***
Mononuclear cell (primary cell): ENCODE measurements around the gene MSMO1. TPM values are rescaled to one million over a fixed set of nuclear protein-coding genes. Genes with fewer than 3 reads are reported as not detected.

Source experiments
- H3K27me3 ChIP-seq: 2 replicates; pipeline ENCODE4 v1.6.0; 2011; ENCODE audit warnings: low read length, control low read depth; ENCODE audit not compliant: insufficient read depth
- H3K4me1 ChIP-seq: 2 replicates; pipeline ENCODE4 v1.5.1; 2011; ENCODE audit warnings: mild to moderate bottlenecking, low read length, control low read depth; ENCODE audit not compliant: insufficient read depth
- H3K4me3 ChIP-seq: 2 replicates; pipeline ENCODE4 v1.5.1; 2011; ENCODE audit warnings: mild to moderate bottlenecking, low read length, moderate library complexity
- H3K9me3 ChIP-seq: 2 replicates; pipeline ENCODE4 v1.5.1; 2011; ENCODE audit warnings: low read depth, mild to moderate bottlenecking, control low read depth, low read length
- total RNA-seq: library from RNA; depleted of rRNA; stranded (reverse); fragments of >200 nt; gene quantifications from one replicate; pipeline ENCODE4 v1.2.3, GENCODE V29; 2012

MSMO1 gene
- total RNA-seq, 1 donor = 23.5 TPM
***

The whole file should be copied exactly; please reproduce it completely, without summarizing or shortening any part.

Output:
Mononuclear cell (primary cell): ENCODE measurements around the gene MSMO1. TPM values are rescaled to one million over a fixed set of nuclear protein-coding genes. Genes with fewer than 3 reads are reported as not detected.

Source experiments
- H3K27me3 ChIP-seq: 2 replicates; pipeline ENCODE4 v1.6.0; 2011; ENCODE audit warnings: low read length, control low read depth; ENCODE audit not compliant: insufficient read depth
- H3K4me1 ChIP-seq: 2 replicates; pipeline ENCODE4 v1.5.1; 2011; ENCODE audit warnings: mild to moderate bottlenecking, low read length, control low read depth; ENCODE audit not compliant: insufficient read depth
- H3K4me3 ChIP-seq: 2 replicates; pipeline ENCODE4 v1.5.1; 2011; ENCODE audit warnings: mild to moderate bottlenecking, low read length, moderate library complexity
- H3K9me3 ChIP-seq: 2 replicates; pipeline ENCODE4 v1.5.1; 2011; ENCODE audit warnings: low read depth, mild to moderate bottlenecking, control low read depth, low read length
- total RNA-seq: library from RNA; depleted of rRNA; stranded (reverse); fragments of >200 nt; gene quantifications from one replicate; pipeline ENCODE4 v1.2.3, GENCODE V29; 2012

MSMO1 gene
- total RNA-seq, 1 donor = 23.5 TPM